However, this growth also creates a new playground for criminals and fraudulent activity, and the erosion of trust continues to increase, says Badenhorst. “Missing data, unauthorised payments, illicit spam and intrusive mobile marketing and ad fraud continue to plague the industry and are subsequently changing the fraud game.
“In fact, mobile fraud is big business and as long as there’s money to be had, there will be fraud, which is why control and strict regulations are needed to protect consumers from unscrupulous actions from parties.”
IMImobile helps King’s College Hospital to advance its ‘digital by default’ strategy and support its recovery from the pandemic
Global cloud communications software and solutions provider IMImobile PLC, today announces that its healthcare division, Healthcare Communications, is assisting King’s College Hospital NHS Foundation Trust (KCHT) to implement a suite of solutions purpose-built to improve patient experience and increase staff efficiency. The new technology will allow the trust to advance its ‘digital by default’ patient engagement strategy, whilst also helping to reduce any backlogs caused by the Coronavirus pandemic.
Jonathan Lofthouse, Site Chief Executive for the Princess Royal University Hospital said: “At King’s, it has always been our agenda to move to a ‘digital by default position’, which is why we were keen to put digital technology at the forefront of our recovery and reset programmes.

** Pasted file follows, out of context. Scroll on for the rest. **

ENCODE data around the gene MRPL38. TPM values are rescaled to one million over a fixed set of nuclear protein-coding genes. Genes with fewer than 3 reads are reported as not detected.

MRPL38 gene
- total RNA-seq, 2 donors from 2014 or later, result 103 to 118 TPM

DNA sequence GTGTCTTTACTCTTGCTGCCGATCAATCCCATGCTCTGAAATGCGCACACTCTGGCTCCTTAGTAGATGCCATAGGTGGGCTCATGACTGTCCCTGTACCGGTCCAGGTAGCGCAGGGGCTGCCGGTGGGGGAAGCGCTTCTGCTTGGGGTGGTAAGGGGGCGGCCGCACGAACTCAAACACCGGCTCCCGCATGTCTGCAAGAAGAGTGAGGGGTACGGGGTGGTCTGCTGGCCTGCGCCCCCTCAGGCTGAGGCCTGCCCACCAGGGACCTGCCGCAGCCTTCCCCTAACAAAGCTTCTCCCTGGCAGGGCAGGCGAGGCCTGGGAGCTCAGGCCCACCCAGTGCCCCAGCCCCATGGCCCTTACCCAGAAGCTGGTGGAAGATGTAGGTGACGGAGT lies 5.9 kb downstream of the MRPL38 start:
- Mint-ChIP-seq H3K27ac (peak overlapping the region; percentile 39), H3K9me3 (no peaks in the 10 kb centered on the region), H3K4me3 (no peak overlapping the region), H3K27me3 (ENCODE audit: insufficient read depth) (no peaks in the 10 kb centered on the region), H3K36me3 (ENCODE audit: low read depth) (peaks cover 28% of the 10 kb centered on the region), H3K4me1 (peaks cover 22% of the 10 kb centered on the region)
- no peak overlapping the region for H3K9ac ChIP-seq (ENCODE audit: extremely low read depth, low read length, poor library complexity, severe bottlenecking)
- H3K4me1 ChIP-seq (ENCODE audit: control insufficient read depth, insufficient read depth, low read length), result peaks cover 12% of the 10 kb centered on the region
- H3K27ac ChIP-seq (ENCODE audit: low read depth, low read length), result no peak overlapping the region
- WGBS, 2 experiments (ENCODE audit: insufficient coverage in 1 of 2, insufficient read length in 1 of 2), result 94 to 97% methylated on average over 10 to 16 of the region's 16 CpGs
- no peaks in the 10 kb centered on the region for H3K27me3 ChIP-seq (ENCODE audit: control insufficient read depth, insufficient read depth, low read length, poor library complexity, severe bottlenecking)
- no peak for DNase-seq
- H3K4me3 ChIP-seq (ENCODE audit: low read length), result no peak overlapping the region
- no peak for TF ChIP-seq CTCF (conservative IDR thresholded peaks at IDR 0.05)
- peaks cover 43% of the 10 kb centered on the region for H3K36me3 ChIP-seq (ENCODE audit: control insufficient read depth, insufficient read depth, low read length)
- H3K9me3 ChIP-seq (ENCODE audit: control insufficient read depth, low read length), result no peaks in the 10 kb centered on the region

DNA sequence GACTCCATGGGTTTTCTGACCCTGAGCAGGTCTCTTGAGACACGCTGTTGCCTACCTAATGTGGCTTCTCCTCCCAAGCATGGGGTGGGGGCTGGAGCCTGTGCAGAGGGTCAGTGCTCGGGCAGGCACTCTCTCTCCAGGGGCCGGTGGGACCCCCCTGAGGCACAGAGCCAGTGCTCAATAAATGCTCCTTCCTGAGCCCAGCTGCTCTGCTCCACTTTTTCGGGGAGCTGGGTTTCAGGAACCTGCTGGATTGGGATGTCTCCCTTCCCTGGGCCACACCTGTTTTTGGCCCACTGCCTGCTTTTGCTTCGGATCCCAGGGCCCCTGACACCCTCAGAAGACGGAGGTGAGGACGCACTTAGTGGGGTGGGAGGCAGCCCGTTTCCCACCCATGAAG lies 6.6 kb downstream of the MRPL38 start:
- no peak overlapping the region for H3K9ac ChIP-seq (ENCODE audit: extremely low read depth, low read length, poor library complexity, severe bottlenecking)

“We firmly believe our richly diverse patient population deserves the very best in healthcare, and to deliver this we often need to reimagine what’s gone before. Using new communication platforms will aid patient self-management, improve the speed, quality and accessibility of information, increase the quality of our clinical services, and help us to deliver against the future expectation of our patients and clinicians. I’m really very excited about this programme of work.”
Using text messages to remind tenants when rent is due and chase late payments provides a range of benefits for letting agents, according to new research from rental payment processing system, PayProp.
According to the firm’s findings, communicating via text not only saves time and resources, but also meets the needs of modern tenants – many of whom prefer not to receive direct phone calls and has become popular with companies across all sectors since proving to be more effective than phone calls and emails.
According to a report from Mobilesquared, over 99% of all text messages are read by the recipient – and approximately 90% are read within three minutes of delivery.
Neil Cobbold, chief sales officer at PayProp, explains: “When it comes to chasing rent payments, it’s clear text messaging has become one of the most effective methods of communication.
“Traditionally, agents have used letters and phone calls to remind tenants about outstanding payments. However, letters are very easily ignored, while younger generations are less likely to speak on the phone. Even if tenants delete texts, they are highly likely to read them before they do so. Having the information pop up with urgency can encourage them into action.”